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According to a new study by Japanese researchers, dogs cry when they reunite with their owners. Additionally, it seems that the blubbing is related to oxytocin levels, known as the “bonding hormone.”
The discovery, which was published last week in Current Biology Magazine, calls into question the long-held belief that humans are the only species capable of producing tears as an emotional response.
Based on the behavior of 22 dogs, the study examined the emotions of dogs who were reunited with their owners and other people they knew.
To put their theory to the test, researchers from Azabu University and Jichi Medical University taped strips of paper to the dogs’ eyes. The Schirmer tear test was used by the researchers to measure the dogs’ tear volume before and after the reunions. The test is commonly used to determine whether an animal or human produces enough tears to keep their eyes wet.
Filter paper is put inside the lower eyelid in small pieces. The tears are absorbed by the paper, and the volume is then determined.
The tear volume was measured in the dog’s home setting with their owners present and again shortly after the dog and owner were reunited after being separated for five to seven hours for the experiment.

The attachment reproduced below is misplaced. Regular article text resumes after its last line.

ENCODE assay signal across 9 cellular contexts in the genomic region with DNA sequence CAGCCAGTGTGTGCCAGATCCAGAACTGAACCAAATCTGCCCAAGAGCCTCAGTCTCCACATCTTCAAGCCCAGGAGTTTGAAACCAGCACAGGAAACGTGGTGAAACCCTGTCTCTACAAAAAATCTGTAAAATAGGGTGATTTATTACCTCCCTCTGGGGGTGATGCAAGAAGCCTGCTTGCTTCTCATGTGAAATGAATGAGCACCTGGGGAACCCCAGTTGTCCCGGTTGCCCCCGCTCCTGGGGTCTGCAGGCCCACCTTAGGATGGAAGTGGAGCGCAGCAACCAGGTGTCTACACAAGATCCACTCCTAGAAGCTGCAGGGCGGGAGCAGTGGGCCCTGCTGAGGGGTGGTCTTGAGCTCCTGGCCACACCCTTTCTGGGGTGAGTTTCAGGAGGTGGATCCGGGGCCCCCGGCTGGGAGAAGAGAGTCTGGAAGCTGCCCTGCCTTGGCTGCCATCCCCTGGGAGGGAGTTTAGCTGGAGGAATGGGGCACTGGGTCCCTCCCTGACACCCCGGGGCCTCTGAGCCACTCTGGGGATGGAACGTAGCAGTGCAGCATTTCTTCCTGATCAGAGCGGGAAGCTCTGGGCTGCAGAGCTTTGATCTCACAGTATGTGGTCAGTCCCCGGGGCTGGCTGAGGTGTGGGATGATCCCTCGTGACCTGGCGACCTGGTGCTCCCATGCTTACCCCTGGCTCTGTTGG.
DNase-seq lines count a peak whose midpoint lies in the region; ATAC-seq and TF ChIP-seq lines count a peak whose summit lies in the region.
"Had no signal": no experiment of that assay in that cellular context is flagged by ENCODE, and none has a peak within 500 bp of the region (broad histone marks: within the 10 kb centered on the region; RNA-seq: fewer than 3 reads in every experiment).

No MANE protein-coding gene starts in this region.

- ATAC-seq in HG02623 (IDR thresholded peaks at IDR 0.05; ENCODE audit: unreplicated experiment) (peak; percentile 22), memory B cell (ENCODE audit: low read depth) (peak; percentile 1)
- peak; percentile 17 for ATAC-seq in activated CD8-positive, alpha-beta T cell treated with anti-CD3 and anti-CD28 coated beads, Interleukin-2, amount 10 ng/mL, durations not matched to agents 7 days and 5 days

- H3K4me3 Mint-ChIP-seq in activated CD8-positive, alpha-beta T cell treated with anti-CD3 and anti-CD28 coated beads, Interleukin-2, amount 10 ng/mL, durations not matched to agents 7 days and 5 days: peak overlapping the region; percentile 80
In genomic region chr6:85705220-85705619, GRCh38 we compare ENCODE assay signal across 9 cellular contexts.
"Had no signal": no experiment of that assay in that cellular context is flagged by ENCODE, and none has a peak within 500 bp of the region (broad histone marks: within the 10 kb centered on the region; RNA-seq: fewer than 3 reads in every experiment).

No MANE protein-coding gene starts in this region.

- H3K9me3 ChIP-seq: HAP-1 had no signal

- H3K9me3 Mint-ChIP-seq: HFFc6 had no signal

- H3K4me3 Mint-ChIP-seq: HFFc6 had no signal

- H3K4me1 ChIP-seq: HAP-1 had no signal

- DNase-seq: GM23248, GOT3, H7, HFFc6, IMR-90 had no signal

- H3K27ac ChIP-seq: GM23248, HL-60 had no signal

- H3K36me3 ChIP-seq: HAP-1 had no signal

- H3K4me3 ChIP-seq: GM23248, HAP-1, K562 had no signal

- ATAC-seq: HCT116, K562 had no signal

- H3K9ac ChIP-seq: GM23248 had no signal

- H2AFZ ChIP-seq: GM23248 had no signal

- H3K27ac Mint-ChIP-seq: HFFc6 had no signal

The researchers also compared the quantity of tears shed when the dogs were reunited with people they knew but who were not their owners.
To determine if the tears were related to their emotions, the researchers gave the dogs a solution containing oxytocin, a key hormone involved in bonding. They discovered that after using the hormone, the dogs’ tears increased considerably. While dogs have been known to cry in order to keep their tear ducts clean, it has never been related to their emotional response.
“We had never heard of the discovery that animals shed tears in joyful situations, such as reuniting with their owners,” said Takefumi Kikusui, one of the authors of the study in the journal Current Biology.
“Their tears might play a role in the deepening of mutual relationships and further leading to interspecies bonding,” the researchers wrote.